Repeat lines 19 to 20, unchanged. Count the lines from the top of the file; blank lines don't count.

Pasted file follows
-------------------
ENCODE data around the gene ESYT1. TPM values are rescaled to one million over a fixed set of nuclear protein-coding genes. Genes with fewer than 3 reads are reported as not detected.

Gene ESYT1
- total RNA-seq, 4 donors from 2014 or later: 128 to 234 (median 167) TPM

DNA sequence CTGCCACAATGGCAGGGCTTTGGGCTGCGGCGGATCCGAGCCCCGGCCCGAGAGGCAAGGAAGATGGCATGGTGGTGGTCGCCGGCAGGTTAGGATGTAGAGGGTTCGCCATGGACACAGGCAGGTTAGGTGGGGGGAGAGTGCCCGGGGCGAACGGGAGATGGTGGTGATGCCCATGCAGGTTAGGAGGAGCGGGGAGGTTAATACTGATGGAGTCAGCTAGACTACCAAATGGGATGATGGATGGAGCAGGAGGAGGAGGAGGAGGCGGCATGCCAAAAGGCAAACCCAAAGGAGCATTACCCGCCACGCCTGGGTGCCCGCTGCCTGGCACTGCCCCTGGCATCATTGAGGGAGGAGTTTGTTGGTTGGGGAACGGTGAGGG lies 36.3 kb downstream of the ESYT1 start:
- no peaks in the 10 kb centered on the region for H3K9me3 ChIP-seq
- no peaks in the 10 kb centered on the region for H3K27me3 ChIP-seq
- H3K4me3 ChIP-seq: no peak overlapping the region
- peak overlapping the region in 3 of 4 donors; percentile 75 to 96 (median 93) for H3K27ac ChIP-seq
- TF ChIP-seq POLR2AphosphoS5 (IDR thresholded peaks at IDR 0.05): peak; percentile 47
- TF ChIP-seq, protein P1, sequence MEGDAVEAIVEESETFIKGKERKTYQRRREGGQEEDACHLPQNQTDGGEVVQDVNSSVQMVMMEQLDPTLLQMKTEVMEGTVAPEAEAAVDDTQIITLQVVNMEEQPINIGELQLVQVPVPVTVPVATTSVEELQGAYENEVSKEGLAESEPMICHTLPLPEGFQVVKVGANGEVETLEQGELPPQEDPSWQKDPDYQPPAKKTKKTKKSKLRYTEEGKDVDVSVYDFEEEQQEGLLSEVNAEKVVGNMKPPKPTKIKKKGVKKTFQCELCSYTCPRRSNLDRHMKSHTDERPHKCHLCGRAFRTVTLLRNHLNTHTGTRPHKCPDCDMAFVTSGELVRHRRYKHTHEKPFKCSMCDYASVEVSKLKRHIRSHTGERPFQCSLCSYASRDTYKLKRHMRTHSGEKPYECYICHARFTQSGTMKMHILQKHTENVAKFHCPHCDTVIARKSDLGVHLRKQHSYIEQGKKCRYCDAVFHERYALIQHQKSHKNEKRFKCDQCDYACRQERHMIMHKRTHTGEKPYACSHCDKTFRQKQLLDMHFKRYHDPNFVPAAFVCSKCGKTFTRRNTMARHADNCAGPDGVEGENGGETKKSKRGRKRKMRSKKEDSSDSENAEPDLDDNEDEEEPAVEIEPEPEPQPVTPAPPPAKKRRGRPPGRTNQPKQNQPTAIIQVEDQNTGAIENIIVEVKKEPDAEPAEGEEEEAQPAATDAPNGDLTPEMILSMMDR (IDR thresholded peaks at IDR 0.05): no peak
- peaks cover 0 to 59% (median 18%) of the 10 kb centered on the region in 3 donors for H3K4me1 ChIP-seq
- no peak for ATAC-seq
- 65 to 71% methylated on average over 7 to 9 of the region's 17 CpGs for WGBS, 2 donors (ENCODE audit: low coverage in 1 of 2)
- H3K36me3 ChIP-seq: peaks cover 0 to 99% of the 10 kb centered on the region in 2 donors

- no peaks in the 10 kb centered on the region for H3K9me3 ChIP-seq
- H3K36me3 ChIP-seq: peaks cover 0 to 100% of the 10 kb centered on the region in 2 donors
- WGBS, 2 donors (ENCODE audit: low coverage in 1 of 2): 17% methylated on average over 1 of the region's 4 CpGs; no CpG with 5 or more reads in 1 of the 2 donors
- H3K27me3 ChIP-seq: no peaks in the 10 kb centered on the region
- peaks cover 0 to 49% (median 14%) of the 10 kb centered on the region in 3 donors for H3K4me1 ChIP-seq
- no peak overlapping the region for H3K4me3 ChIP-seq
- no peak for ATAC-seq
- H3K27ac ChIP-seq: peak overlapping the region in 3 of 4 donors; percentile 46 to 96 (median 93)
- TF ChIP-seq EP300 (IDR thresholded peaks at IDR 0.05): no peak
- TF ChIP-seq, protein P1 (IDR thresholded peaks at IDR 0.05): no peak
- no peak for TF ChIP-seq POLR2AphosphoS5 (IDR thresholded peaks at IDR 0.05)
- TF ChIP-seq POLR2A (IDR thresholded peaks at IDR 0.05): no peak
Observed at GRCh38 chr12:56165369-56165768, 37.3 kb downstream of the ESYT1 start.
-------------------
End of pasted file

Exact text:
- peaks cover 0 to 49% (median 14%) of the 10 kb centered on the region in 3 donors for H3K4me1 ChIP-seq
- no peak overlapping the region for H3K4me3 ChIP-seq